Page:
In each of our podcasts, we ask top hardware entrepreneurs the same 10 questions to better understand the challenges and best practices in starting a hardware company. In Episode 3 of Season 1, Lemnos’s Eric Klein speaks with Peter Platzer, the CEO of Spire, formerly NanoSatisfi.
- Why did you start your project? and
- What did you do before deciding to start a hardware startup?
I am a high energy and fusion physicist. I got really lucky in my youth. I got to spend some time at CERN and the Max Planck Institutes, and got to touch very, very large hardware. I was crawling through a fusion reactor at the Max Planck Institutes that I was writing my thesis on. It was an unparalleled inspirational experience.
And I always had this drive towards space, but it was, back then, too government-driven, so I followed my other passion, which was business, and joined the Boston Consulting Group. They then sent me to Harvard Business School, where I ended up starting a finance company—a quantitative training company. Then I ended up going back to International Space University in France and spent a year researching and studying anything about nanosatellites and the space industry, everything from the finance side, to the business side, to the legal side, which then culminated in a summer at NASA here in California, which then launched us into NanoSatisfi.
- Have you always been a Maker?
I mean, I’ve been tinkering with electronic circuitry and soldering since I was eight, nine, 10 years old; and I’ve been building those computers where I basically bought those components, figured them out, put them together so that I can compile faster. I basically always had the single fastest computer that you can build at any point in time.
- What is your day like?
More prominently early on, I had to drive almost every single process in the company. I was deeply involved in both the mechanical engineering parts, as well as the electrical engineering part, as well as the legal, business, and fundraising sides. Now my involvement is not as much in the day-to-day detail, but more in the higher level, steering and direction of the company. I’m more like a firefighter. For example, two days ago, they said, “Hey, Peter, we’re having a tough time getting a hold of vendor XYZ. You are our best enforcer, right? Can you give them a call?”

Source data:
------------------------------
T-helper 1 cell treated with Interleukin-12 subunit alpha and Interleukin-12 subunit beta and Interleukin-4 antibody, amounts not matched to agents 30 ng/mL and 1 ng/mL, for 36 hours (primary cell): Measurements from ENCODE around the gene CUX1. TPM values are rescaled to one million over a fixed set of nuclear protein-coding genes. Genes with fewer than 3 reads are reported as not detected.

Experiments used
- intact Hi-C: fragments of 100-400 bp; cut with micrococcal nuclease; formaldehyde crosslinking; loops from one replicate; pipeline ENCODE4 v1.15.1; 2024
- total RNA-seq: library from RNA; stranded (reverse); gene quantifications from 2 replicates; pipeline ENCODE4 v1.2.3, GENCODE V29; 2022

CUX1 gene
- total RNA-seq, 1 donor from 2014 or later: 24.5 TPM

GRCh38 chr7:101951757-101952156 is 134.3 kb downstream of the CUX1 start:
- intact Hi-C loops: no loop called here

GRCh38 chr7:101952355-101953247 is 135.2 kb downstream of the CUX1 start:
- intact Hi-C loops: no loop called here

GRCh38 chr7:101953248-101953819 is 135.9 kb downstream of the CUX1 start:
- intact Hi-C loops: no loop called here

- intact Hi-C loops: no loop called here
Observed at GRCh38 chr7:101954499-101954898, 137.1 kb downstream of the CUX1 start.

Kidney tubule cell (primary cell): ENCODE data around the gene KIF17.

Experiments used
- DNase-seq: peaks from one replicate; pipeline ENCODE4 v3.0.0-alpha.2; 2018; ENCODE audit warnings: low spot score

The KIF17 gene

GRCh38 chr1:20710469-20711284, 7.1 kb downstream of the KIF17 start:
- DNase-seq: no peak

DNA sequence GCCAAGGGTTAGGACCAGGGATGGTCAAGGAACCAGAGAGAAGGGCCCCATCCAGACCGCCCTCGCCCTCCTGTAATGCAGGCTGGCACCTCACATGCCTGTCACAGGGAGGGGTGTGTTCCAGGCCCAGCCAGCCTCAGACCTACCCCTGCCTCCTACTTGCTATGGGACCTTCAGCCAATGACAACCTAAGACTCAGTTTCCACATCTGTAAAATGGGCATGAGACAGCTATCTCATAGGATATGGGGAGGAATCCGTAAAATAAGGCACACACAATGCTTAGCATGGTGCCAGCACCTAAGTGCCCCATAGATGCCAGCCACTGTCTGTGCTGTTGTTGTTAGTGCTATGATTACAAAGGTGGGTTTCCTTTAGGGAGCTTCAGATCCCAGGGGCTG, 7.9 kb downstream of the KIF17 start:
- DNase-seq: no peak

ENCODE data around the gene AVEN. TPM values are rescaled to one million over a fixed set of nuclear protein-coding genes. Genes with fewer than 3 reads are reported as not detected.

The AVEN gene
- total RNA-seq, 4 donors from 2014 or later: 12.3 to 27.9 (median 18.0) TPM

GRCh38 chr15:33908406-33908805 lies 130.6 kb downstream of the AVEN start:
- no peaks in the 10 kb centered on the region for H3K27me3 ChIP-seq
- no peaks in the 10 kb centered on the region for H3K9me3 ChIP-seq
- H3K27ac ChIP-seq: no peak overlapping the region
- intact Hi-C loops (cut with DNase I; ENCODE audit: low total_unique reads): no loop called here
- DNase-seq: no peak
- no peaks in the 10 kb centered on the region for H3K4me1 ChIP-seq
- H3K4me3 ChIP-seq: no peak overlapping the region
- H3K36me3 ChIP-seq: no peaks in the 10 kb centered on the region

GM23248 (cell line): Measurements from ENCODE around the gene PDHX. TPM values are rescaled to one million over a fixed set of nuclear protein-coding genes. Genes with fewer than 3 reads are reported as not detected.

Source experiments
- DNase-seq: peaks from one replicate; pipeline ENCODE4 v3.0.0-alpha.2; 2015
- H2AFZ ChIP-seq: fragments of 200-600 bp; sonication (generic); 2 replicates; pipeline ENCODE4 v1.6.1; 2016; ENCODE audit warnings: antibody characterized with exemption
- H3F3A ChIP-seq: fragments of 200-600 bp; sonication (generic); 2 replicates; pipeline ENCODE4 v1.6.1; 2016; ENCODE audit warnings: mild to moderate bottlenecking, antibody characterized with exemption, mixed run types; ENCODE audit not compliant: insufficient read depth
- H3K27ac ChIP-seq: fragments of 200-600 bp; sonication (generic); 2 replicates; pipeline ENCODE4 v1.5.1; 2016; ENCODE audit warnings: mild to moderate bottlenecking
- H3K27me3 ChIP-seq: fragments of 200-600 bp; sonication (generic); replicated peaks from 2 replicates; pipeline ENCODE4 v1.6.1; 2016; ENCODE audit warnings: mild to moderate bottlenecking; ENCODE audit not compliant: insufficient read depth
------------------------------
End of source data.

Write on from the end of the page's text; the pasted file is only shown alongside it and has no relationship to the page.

- What’s the hardest part about being a hardware startup founder?
I think the hardest part of being a founder is dealing with people saying, “This is completely stupid. It will never work. It’s impossible.” If you’re a founder, it’s basically like disqualifying you as a person. And dealing with that, not taking it personally, and actually saying, “Okay, tell me why it is stupid.” I’ll ask the question seven times, “Why? Why? Why?” because nine out of 10 times, there is something that you can learn. It could be that you are presenting your idea the wrong way, that it is actually a wrong idea, or that you’re talking to the wrong people. Use it to your benefit, learn, and grow from it.
- Why did you choose an accelerator?
I mean, quite honestly, I think anyone who doesn’t choose accelerator is missing out. I think it’s 100% the correct way of building. For me, the people and the energy you surround yourself with are intricately linked to your success in whatever you do. You want to be part of an accelerator where there are a number of other companies that are in the same stage as you, that face the same problems as you, that you can exchange ideas with and help each other out. Words will not describe what you emotionally go through, but being part of a group, of a team of companies, where you see other people going through that on an ongoing basis, is incredibly supportive.
And then you have the partners and the mentors of the accelerator who have a vested interest in your success. That ongoing mentorship is something that is invaluable to accelerate the growth of your company.
- What are the most important tools you use to make your product?
We have a big nice board, which tracks, not only engineering matrices, but also the business side. We track how many calls we have made, how many companies we have identified, how many letters we have signed. The actual activities are tracked across the company, and that is something that I want to expand and keep on driving, because the old adage of what gets measured gets done is truly accurate. It really drives performance.
In terms of software, Confluence has been working exceptionally well for us. It’s very easy to write a report while something is happening and then have it on a Confluence page. It’s very easy as a repository of know-how for the company.
- What advice would you offer to other founders?
Make sure you have a product. That’s why we did a Kickstarter campaign. Start with a product and not with the engineering.
- What book are you reading or TV series are you watching?
I read to escape and shut off my mind, because it’s really hard for me to do. The last book I read was a book that Brad Feld wrote about how to live with an entrepreneur. If you look at my movies, they are relatively bad Hollywood blockbusters like, “Transformers”, “Pacific Rim”, and anything that has a science fiction component to it.
- What is the best gadget you are carrying now?
We did not have time to answer this question, but if you would like to learn more about how Peter uses his multiple degrees, his thoughts on the 80/20 rule, and how he manages a growing workforce, please check out our podcast.